It was a still, windless night when my alarm buzzed me away before 5am, with the stars still twinkling outside and no light yet on the horizon in the heart of the Dolomites this past January.
Knowing I was in for a treat, I flung off the covers and bundled myself up with multiple merino layers beneath my ski gear. Today was going to be great!
While I have never professed to be a morning person, sunrise on top of 3000 meter mountain in the Italian Alps can tempt even me out of bed, as long as there an espresso or two thrown in there. I’m glad I can always count on that in Italy.
Come wintertime, there is a very unique experience offered in the Agordino region of the Dolomites. Every Friday you have the chance to take the cablecar to the top of the Marmolada mountain very early in the morning and watch the sunrise from the platforms at the top at 3,265 meters.
Known locally as the Queen of the Dolomites, I was excited to pay homage and was prepared to fangirl accordingly.
And breakfast at the Punta Serauta is included afterwards. Think bottomless bubbles, all the pastries and cakes, endless cured ham and meats (because Italy) and all of the cappuccino! All hail Italy!
You then can ski one of the most famous runs in the Dolomites, the 12 kilometer “la Bellunese” run back down to Malga Ciapèla, the longest run in the area.
You can also take the cable car back down if skiing or long runs aren’t your thing, or perhaps if you have wobbly tired legs from too much snowboarding the day before (I’m not speaking from experience here or anything…)
Learning to snowboard in New Zealand where there aren’t cable cars or gondolas to the tops of the mountains, I’m always so impressed by the infrastructure in Europe and their ability to built a way to the top of a massive peak seemingly with ease.
The famous Marmolada cableway to the top of the mountain is impressive, to say the least, and even if you don’t ski, you should definitely take a journey to the top on any trip to the Dolomites.
It’s made up of three segments that connect Malga Ciapèla (at 1,450m), with Coston d’Antermoja (2,350m), Serauta (2,950m) before heading all the way to the summit station at Punta Rocca (3,265m).
The day before while skiing below I could see the shimmering iconic Marmolada glacier below, and I was excited to head up to the top of the mountain for sunrise.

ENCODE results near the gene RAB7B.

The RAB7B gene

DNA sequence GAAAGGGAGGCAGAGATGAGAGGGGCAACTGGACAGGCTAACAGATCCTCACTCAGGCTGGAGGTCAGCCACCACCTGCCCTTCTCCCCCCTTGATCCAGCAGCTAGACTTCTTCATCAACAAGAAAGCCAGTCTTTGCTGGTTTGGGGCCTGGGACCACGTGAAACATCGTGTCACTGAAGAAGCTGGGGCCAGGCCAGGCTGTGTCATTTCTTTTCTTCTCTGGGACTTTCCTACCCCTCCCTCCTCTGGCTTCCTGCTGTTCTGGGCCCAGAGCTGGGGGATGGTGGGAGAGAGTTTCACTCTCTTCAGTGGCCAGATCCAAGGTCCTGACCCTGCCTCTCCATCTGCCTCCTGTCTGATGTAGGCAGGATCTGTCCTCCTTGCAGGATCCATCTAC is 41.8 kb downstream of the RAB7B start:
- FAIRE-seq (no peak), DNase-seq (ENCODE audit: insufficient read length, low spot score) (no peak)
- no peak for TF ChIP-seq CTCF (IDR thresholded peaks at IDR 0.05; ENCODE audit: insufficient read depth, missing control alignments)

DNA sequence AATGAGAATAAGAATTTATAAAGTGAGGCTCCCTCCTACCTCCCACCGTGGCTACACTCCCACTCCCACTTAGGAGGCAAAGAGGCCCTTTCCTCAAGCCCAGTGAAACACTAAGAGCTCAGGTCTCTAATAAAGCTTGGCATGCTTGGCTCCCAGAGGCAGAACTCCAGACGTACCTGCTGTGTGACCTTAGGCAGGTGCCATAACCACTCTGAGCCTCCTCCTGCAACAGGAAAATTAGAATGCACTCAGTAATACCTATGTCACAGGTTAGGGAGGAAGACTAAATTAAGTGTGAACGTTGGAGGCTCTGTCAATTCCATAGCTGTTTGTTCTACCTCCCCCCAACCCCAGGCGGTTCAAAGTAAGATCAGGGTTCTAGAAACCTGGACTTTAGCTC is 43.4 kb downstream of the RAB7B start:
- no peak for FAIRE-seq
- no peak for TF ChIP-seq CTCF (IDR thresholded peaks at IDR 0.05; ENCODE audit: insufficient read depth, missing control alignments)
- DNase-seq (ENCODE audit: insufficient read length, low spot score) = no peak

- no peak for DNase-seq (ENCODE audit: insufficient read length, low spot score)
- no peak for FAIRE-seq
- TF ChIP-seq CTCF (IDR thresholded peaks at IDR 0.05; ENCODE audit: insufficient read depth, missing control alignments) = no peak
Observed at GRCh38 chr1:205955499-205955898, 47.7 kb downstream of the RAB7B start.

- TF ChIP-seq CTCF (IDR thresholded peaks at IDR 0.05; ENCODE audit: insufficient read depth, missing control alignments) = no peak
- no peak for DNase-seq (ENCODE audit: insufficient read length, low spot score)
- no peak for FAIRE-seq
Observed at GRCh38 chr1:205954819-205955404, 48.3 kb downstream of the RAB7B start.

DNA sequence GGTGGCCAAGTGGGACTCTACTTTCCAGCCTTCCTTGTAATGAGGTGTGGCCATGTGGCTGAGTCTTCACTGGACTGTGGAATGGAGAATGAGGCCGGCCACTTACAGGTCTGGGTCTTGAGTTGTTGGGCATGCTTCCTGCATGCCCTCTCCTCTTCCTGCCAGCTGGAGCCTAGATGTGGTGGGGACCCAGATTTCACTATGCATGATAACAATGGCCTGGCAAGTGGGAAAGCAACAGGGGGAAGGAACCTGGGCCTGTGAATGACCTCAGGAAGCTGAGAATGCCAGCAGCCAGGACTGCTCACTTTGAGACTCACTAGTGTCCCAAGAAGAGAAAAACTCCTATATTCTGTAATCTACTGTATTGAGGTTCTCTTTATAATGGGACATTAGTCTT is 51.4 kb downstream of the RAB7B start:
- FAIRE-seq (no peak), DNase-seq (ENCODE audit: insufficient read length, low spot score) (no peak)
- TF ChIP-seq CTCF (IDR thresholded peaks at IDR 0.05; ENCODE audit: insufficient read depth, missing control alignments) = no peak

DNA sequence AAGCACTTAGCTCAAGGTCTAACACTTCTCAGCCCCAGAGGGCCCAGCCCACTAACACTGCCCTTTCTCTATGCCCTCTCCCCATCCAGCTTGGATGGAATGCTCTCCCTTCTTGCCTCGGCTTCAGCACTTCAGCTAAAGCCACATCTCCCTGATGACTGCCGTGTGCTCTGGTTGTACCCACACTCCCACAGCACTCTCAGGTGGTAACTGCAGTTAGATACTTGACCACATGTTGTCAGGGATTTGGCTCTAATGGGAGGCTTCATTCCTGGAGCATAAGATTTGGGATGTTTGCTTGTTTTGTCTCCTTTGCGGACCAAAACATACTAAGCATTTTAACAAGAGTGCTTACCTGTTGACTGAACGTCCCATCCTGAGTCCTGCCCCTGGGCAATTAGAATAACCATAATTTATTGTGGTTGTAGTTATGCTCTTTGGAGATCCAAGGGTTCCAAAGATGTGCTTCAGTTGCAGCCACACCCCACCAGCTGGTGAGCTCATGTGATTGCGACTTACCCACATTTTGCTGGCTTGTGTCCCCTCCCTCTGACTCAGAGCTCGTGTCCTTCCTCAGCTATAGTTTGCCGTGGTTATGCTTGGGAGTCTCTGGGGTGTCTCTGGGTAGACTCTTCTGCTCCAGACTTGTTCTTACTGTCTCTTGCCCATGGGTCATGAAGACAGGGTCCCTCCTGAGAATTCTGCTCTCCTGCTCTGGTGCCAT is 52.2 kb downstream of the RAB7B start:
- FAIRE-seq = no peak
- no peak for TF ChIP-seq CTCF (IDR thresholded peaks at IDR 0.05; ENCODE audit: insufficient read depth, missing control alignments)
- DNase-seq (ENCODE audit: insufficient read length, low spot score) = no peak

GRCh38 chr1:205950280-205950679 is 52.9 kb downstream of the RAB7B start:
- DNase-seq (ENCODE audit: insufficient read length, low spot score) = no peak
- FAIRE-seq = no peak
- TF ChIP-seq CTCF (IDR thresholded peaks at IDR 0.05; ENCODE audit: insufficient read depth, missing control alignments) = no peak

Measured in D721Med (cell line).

It was absolutely frigid and dark when we all piled in the huge cablecar pre-sunrise to head up to the top of Marmolada, packed in close with all our skis. With the windchill at a balmy -20° C, I was glad for the extra layers.
We were halfway up to the top when I realized I didn’t have my phone with me. Completely panicking I forced the guys we were with to use the “find my phone” feature only to confirm it was in the parking lot.
Phew, must have left it in the car. Onwards!
The history is strong in this part of the Dolomites, and during WWI the border between Italy and Austria-Hungry ran across the Marmolada, making it the frontline for fighting in the region. Soldiers lived in deep tunnels inside the glacier for years and warfare was conducted high up on the mountains. It was around then that the via ferrata system was created here.
You might have even heard about it once and a while in the news as the glacier retreats, sometimes soldiers’ belongings and even their bodies are rediscovered on the ice. Morbidly fascinating!
Being the absolute history nerd that I am, I was positively frothing to check out the Marmolada Grande Guerra: Museum of the Great War at one of the cableway stops – in fact it’s highest museum in Europe clocking in at 3,000 meters.
My Vallerret Markhof gloves were ESSENTIAL in these freezing conditions to take photos
The sky was just starting to lighten when we emerged on top of the world at the cablecar station of Punta Rocca.
So cold I can only describe it as white walker weather, you could only have your hands bare for a minute or two before you lost all feeling in your fingers. It was so cold that my breath froze on my hair into icicles and created a layer of frost on my camera where I breathed. If I had my phone with me, the battery would have surely died instantly.
Call me crazy, but I find that crisp frosty cold very beautiful. The snow sparkles and the world seems frozen in time, almost as if we were inside a snow globe about to be shaken. I love it.
And New Zealand has made me tough. Living in a cold place without central heating for years has hardened me up, and most people had either scattered back inside for breakfast or begun their first ski run down la Bellunese back down to earth by the time the sun actually began to peep out over the mountains.
I couldn’t believe it; they were missing the best part.
All of the sudden the mountains exploded with color, with Sella in the distance lit up orange and gold and beams of sunlight trickled between all the peaks in the distance. It was absolute magic.
It was in that moment, watching the world wake up from the top of the queen of the Dolomites that I fell in love with the Agordino. What a place! I truly felt her immensity and scale and privelage for getting to experience it in such a wonderful time of day.
And to be rewarded with treats and cake afterwards? And get to snowboard down? What. A. Day.
About 6 hours later we returned to the carpark only for me to discover that I hadn’t left my phone inside the car, rather it had fallen out of my pocket into the snow slush next to the door of the car and frozen solid. But to my delight, after sticking it into my pants for about 15 minutes, it de-thawed and worked just fun!
Have you ever experienced a sunrise like this from on top of a mountain? Have you met the Queen of the Dolomites? Spill!